-67.8 -90 -130.0 -5.0 23 73.4
-62.2 -80 -112.0 -4.4 24 75.2 Continued on next page.

TEMPERATURE CONVERSION CHART

Celsius - Fahrenheit

NOTE: The center column of numbers in boldface refers to the temperature in degrees, either Celsius or Fahrenheit, which it is desired to convert into the other scale. If converting from Fahrenheit to Celsius degrees, the equivalent temperature will be found in the left column, while if converting from degrees Calsius to degrees Fahrenheit, the answer will be found in the column on the right.

Celsius Fahrenheit Celsius Fahrenheit
-3.9 25 77.0 18.3 65 149.0
-3.3 26 78.8 18.9 66 150.8
-2.8 27 80.6 19.4 67 152.6
-2.2 28 82.4 20.0 68 154.4
-1.7 29 84.2 20.6 69 156.2
-1.1 30 86.0 21.1 70 158.0
-0.6 31 87.8 21.7 71 159.8
0.0 32 89.6 22.2 72 161.6
0.6 33 91.4 22.8 73 163.4
1.1 34 93.2 23.3 74 165.2
1.7 35 95.0 23.9 75 167.0
2.2 36 96.8 24.4 76 168.8
2.8 37 98.6 25.0 77 170.6
3.3 38 100.4 25.6 78 172.4
3.9 39 102.2 26.1 79 174.2
4.4 40 104.0 26.7 80 176.0
5.0 41 105.8 27.2 81 177.8
5.6 42 107.6 27.8 82 179.6
6.1 43 109.4 28.3 83 181.4
6.7 44 111.2 28.9 84 183.2
7.2 45 113.0 29.4 85 185.0
7.8 46 114.8 30.0 86 186.8
8.3 47 116.6 30.6 87 188.6
8.9 48 118.4 31.1 88 190.4
9.4 49 120.2 31.7 89 192.2
10.0 50 122.0 32.2 90 194.0
10.6 51 123.8 32.8 91 195.8
11.1 52 125.6 33.3 92 197.6
11.7 53 127.4 33.9 93 199.4
12.2 54 129.2 34.4 94 201.2
12.8 55 131.0 35.0 95 203.0
13.3 56 132.8 35.6 96 204.8
13.9 57 134.6 36.1 97 206.6
14.4 58 136.4 36.7 98 208.4
15.0 59 138.2 37.2 99 210.2
15.6 60 140.0 37.8 100 212.0
16.1 61 141.8 40.6 105 221
16.7 62 143.6 43.3 110 230
17.2 63 145.4 46.1 115 239
17.8 64 147.2 48.9 120 248 Continued on next page.

TEMPERATURE CONVERSION CHART

cetstua- Fahrenheit

NOTE: The center column of numbers in boldface refers to the temperature in degrees, either Celsius or Fahrenheit, which it is desired to convert into the other scale. If converting from Fahrenheit to Celsius degrees, the equivalent temperature will be found in the left column, while if converting from degrees Calsius to degrees Fahrenheit, the answer will be found in the column on the right.

Celsius Fahrenheit Celsius Fahrenheit
51.7 125 257 129 265 509
54.4 130 266 132 270 518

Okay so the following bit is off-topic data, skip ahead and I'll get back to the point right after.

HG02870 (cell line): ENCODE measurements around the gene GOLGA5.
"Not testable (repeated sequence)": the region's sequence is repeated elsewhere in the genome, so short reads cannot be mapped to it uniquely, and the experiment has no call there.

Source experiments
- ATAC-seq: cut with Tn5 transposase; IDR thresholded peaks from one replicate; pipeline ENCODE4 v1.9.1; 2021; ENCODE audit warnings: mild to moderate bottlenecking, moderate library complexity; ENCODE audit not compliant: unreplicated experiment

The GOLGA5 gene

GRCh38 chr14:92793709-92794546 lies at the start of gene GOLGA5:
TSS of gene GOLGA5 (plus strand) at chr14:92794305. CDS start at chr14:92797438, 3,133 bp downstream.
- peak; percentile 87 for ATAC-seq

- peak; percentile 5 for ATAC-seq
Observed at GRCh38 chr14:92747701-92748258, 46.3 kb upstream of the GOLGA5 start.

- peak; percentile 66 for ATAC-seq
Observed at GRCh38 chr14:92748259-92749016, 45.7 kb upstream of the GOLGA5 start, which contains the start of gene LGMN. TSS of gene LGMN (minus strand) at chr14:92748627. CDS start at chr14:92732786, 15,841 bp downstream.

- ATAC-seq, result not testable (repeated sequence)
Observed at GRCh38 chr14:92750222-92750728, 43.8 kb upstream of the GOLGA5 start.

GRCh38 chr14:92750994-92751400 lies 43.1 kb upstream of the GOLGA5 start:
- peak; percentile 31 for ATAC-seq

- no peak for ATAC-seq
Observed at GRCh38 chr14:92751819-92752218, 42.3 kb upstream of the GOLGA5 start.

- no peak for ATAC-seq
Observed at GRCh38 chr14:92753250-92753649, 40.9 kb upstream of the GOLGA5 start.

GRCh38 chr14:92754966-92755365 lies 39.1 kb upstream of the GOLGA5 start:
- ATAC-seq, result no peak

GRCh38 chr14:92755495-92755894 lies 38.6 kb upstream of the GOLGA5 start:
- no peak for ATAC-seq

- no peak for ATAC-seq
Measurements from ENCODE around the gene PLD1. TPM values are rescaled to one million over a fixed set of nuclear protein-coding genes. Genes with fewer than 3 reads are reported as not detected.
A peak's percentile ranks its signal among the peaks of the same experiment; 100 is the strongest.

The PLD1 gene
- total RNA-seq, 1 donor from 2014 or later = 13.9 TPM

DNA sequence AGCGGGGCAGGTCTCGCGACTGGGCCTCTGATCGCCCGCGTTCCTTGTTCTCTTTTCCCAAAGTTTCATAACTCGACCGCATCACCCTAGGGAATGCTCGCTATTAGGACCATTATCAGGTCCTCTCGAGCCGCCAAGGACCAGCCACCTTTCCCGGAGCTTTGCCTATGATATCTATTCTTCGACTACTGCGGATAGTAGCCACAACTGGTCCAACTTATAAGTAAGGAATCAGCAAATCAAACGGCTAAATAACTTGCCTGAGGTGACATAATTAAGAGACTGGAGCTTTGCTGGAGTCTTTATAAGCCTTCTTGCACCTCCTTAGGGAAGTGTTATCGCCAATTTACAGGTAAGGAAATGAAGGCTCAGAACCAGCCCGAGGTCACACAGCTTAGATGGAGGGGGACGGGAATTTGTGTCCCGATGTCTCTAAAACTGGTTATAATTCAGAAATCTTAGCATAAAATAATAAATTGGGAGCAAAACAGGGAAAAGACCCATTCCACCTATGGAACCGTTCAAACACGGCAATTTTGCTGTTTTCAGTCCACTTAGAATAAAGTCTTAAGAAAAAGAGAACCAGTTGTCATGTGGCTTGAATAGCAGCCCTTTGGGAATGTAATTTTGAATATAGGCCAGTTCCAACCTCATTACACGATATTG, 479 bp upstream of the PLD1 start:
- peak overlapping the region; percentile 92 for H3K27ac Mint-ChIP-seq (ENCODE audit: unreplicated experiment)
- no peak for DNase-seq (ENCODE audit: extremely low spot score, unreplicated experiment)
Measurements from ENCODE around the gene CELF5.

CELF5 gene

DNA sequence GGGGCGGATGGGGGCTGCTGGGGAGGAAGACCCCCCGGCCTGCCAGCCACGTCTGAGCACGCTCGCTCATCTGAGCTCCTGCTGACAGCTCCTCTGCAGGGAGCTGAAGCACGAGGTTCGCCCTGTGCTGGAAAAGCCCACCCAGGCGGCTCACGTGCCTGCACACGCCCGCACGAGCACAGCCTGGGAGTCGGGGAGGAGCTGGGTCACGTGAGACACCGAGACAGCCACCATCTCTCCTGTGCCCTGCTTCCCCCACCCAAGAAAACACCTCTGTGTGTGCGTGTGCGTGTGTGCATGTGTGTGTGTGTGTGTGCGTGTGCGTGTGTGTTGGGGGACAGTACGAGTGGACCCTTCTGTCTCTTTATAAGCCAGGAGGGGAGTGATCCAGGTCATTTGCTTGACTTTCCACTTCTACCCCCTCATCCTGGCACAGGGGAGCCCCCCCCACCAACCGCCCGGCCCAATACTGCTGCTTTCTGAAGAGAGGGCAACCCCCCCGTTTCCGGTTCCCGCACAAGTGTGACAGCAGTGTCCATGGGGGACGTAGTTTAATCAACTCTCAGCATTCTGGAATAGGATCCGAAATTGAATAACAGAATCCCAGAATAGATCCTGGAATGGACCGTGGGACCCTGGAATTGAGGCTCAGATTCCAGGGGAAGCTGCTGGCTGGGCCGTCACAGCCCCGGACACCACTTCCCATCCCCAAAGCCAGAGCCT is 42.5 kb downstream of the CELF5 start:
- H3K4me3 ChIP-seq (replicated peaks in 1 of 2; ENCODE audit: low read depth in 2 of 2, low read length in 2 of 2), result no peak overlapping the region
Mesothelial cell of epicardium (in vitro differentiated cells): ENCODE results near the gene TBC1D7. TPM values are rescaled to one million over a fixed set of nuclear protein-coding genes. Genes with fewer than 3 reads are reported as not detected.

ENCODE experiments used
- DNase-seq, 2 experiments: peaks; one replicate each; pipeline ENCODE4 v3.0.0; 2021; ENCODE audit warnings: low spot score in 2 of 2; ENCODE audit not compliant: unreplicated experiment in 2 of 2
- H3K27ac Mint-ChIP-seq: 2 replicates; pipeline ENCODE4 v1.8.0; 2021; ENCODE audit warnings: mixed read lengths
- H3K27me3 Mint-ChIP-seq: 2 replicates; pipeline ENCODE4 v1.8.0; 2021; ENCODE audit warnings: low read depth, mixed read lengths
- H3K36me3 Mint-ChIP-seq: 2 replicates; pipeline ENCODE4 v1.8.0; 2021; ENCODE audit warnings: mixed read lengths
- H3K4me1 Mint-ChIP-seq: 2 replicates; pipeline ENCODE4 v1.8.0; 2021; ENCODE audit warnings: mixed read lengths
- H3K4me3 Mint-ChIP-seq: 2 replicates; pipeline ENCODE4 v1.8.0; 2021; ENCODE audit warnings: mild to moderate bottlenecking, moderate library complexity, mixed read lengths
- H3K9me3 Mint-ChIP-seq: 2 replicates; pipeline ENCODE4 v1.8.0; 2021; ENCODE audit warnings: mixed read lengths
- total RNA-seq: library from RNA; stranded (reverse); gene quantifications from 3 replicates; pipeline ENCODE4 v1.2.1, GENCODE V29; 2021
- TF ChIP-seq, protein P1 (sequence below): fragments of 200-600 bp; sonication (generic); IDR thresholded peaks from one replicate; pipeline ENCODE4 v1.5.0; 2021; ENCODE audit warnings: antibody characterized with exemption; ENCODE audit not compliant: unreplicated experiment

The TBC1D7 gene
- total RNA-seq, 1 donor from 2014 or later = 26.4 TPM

57.2 135 275 135 275 527
60.0 140 284 138 280 536
62.8 145 293 141 285 545
65.6 150 302 143 290 554
68.3 155 311 146 295 563
71.1 160 320 149 300 572
73.9 165 329 154 310 590
76.7 170 338 160 320 608
79.4 175 347 166 330 626
82.2 180 356 171 340 644
85.0 185 365 177 350 662
87.8 190 374 182 360 680
90.6 195 383 188 370 698
93.3 200 392 193 380 716
96.1 205 401 199 390 734
98.9 210 410 204 400 752
100.0 212 414 210 410 770
102 215 419 216 420 788
104 220 428 221 430 806
107 225 437 227 440 824
110 230 446 232 450 842
113 235 455 238 460 860
116 240 464 243 470 878
118 245 473 249 480 896
121 250 482 254 490 914
124 255 491 260 500 932
127 260 500 These formulas may also be used for converting Celsius or Fahrenheit degrees into the other scales.

Decimal Vernier Degrees Celsius, 'C = § (OF + 40) - 40
9
°C of
0.06 0.1 0.18 = 5 (OF-32)
9
0.11 0.2 0.36
0.17 0.3 0.54 Degrees Kelvin, oK =oC + 273.2
0.22 0.4 0.72 Degress Fahr., of = §! ('C + 40) - 40
0.28 0.5 0.90 5
0.33 0.6 1.08
0.39 0.7 1.26 =9°C+32
0.44 0.8 1.44 5
0.50 0.9 1.62 Degrees Rankine, oR = 'F+ 459.7 Saturation pressure Pvs and density Pv of water vapour

High humidity can cause another decrease in mass flow of 1 % to 5% and each 100 mm H20 (1 0 m/bar) pressure drop over the inlet filter will reduce the mass flow rate by 1 %.

t Pvs Pv t Pvs Pv
(oG) (m/bar) (g/rn3) (0G) (m/bar) (9/m3)
0 6.108 4.847 25 31.67 23.05
1 6.566 5192 26 3361 24.38
2 7.055 5.559 27 35.65 25.78
3 7.575 5.947 28 3780 27.24
4 8.129 6.360 29 40.06 28.78
5 8.719 6797 30 42.43 30.38
6 9.347 7.260 31 44.93 32.07
7 1001 7750 32 4755 33.83
8 10.72 8.270 33 50.31 35.68
9 11.47 8819 34 5320 37.61
10 12.27 9.399 35 56.24 39.63
11 1312 1001 36 59.42 41.75
12 14.02 10.66 37 62.76 43.96
13 1497 11_35 38 6626 46.26
14 15.98 12.07 39 69.93 48.67
15 12.83 40 73.78 51.19
16 1817 13.63 41 77.80 53.82
17 19.37 14.48 42 82.02 56.56
18 20.63 15.37 43 86.42 59.41
19 21.96 16.31 44 91.03 62.39
20 23.37 17.30 45 95.86 65.50
21 24.86 18.34 46 100.9 68.73
22 26.43 19.43 47 106.2 7210
23 28.09 20.58 48 111.7 75.61
24 29.83 21.78 49 117.4 79.26 Air pressure (absolute) and density at different altitudes according to NASA

Altitude Pressure Density
(m) (bar) (kq/m'')
-1,000 1.138 1.345
-800 1.109 1.317
-600 1.080 1.288
-400 1.062 1.272
-200 1.038 1.249
0 1.013 1.225
100 1.001 1.213
200 0.989 1.202
300 0.978 1.190
400 0.966 1.179
500 0.955 1.167
600 0.943 1.156
800 0.921 1.134
1,000 0.899 1.112
1,200 0.877 1.090
1,400 0.856 1,069
1,600 0.835 1.048
1,800 0.815 1.027
2,000 0.795 1.007
2,200 0.775 0.986
2,400 0.756 0.966
2,600 0.737 0.947
2,800 0.719 0.928
3,000 0.701 0.909
3,200 0.683 0.891
3,400 0.666 0.872
3,600 0.649 0.854
3,800 0.633 0.837
4,000 0.616 0.819
5,000 0.540 0.736
6,000 0,472 0.660
7,000 0,411 0.590
8,000 0.356 0.525
(Values below sea-level have been extrapolated) .'